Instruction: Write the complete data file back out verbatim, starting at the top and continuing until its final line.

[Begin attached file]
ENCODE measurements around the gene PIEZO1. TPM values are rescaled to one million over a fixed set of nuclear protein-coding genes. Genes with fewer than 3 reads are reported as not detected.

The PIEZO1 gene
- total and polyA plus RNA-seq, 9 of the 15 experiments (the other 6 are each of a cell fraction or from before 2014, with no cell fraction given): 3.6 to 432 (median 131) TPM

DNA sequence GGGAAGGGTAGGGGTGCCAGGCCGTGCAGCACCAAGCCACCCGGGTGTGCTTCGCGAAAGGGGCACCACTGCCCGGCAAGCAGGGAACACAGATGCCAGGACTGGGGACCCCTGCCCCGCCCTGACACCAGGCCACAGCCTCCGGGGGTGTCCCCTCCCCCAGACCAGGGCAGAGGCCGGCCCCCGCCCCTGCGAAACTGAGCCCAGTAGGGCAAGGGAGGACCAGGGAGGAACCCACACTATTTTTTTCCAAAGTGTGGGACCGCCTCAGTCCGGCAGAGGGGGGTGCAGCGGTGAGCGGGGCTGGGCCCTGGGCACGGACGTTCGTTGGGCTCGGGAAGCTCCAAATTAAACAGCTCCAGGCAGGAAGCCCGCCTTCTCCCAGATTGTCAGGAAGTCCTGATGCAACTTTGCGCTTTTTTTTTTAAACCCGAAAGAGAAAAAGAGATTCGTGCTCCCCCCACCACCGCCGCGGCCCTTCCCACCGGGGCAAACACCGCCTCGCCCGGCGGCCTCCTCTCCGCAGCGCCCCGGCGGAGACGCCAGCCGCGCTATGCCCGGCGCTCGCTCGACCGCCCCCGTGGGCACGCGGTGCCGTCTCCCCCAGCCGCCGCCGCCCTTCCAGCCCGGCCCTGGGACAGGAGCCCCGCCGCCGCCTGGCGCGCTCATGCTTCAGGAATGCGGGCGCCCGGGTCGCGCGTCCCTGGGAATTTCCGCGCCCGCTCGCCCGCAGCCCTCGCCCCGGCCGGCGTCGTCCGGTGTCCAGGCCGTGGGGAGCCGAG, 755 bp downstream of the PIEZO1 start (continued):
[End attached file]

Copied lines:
ENCODE measurements around the gene PIEZO1. TPM values are rescaled to one million over a fixed set of nuclear protein-coding genes. Genes with fewer than 3 reads are reported as not detected.

The PIEZO1 gene
- total and polyA plus RNA-seq, 9 of the 15 experiments (the other 6 are each of a cell fraction or from before 2014, with no cell fraction given): 3.6 to 432 (median 131) TPM

DNA sequence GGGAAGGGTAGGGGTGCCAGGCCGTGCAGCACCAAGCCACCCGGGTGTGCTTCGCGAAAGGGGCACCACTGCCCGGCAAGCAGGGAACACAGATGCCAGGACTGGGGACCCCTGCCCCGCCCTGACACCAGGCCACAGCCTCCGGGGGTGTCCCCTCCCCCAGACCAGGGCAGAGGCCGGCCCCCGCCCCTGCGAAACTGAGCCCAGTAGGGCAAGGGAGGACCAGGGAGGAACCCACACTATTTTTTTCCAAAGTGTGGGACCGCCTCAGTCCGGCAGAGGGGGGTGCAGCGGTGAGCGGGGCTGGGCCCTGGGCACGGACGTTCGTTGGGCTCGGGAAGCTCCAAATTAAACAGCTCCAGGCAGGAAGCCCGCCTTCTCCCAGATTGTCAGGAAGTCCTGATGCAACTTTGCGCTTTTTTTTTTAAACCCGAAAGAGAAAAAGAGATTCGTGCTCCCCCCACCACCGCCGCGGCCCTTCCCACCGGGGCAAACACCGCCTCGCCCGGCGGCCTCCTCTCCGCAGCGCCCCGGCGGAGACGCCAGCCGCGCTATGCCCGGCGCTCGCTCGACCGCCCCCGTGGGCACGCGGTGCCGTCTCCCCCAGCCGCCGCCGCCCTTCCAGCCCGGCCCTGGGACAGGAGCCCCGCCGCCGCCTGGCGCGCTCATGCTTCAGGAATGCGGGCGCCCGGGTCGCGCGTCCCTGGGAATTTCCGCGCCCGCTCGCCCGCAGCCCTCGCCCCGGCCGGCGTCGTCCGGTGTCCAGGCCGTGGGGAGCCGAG, 755 bp downstream of the PIEZO1 start (continued):